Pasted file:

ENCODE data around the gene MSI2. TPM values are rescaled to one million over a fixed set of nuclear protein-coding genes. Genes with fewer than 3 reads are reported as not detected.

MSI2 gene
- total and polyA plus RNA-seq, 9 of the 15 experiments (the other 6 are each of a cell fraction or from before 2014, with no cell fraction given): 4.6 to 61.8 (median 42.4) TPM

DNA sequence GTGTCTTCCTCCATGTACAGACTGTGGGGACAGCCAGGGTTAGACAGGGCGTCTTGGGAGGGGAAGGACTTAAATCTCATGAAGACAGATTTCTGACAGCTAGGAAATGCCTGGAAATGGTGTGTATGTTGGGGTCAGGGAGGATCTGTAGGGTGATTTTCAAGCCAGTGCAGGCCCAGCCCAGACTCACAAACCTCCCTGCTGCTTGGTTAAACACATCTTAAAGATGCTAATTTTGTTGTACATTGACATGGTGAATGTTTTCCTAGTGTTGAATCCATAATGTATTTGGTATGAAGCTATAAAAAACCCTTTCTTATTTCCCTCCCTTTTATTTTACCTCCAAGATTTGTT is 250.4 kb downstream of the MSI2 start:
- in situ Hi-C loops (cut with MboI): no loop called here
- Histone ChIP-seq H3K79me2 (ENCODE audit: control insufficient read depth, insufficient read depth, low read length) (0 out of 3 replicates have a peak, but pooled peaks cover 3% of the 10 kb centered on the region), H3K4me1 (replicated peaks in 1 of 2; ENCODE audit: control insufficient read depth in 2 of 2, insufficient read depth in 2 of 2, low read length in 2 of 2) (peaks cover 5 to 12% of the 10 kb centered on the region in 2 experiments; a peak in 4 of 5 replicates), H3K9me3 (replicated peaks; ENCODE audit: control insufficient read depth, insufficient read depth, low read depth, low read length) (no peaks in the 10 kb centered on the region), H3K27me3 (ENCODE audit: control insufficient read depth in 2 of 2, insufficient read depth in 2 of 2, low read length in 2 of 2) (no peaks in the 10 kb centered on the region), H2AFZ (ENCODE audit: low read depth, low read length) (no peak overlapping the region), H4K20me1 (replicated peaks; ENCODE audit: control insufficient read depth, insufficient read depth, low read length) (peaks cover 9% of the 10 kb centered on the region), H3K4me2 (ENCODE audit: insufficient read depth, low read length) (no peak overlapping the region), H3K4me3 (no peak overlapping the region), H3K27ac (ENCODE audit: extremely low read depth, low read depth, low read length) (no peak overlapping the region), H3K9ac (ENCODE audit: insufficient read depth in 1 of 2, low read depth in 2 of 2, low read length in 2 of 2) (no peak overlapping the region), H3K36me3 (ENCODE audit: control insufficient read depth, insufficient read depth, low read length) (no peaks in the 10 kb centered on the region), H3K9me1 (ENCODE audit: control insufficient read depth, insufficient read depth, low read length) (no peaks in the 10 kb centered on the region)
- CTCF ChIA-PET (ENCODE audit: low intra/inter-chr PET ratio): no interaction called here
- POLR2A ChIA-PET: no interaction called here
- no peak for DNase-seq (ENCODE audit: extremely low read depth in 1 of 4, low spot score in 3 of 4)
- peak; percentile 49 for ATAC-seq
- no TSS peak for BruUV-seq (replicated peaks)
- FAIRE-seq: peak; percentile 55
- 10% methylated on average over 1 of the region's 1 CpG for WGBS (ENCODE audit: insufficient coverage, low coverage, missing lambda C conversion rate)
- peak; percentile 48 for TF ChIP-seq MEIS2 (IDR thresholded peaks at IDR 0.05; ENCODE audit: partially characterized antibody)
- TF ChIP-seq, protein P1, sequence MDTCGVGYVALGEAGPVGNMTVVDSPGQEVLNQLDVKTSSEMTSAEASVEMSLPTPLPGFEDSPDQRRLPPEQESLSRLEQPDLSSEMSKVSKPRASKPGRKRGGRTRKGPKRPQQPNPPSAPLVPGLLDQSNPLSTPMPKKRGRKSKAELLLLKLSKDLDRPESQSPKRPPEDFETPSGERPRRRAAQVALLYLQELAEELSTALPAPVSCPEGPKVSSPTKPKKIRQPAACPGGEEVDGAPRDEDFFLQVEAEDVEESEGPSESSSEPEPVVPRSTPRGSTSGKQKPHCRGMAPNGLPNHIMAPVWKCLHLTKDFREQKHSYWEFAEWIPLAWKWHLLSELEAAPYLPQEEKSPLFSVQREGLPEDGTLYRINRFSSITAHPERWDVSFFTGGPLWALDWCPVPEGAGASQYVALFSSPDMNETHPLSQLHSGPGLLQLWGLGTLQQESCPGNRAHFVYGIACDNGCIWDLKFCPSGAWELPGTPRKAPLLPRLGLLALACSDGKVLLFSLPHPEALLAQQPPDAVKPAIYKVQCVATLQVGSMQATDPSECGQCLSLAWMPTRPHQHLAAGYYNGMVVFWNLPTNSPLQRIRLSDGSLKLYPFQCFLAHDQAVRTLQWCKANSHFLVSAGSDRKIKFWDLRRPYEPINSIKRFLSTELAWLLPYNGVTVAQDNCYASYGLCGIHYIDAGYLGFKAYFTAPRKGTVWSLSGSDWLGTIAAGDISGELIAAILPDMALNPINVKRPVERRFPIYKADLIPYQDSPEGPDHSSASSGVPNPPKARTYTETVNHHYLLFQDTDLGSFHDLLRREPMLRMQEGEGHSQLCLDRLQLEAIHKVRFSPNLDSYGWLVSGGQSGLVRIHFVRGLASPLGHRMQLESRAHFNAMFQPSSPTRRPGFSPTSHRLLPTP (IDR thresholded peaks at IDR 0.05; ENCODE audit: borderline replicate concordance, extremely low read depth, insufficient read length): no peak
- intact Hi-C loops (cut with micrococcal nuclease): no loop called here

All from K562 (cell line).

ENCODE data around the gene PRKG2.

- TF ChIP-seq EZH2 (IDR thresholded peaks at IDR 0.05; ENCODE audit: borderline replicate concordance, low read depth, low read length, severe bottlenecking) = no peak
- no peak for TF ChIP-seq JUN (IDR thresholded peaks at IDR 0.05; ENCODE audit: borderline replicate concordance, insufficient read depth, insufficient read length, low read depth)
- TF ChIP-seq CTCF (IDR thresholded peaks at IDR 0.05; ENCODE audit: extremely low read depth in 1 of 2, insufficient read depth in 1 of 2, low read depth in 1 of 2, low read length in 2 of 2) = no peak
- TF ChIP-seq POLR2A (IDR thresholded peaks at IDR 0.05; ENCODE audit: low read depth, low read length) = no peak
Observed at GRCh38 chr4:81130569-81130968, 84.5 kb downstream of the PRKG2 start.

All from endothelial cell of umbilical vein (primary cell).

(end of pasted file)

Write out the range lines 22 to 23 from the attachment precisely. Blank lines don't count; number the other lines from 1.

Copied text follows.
- TF ChIP-seq POLR2A (IDR thresholded peaks at IDR 0.05; ENCODE audit: low read depth, low read length) = no peak
Observed at GRCh38 chr4:81130569-81130968, 84.5 kb downstream of the PRKG2 start.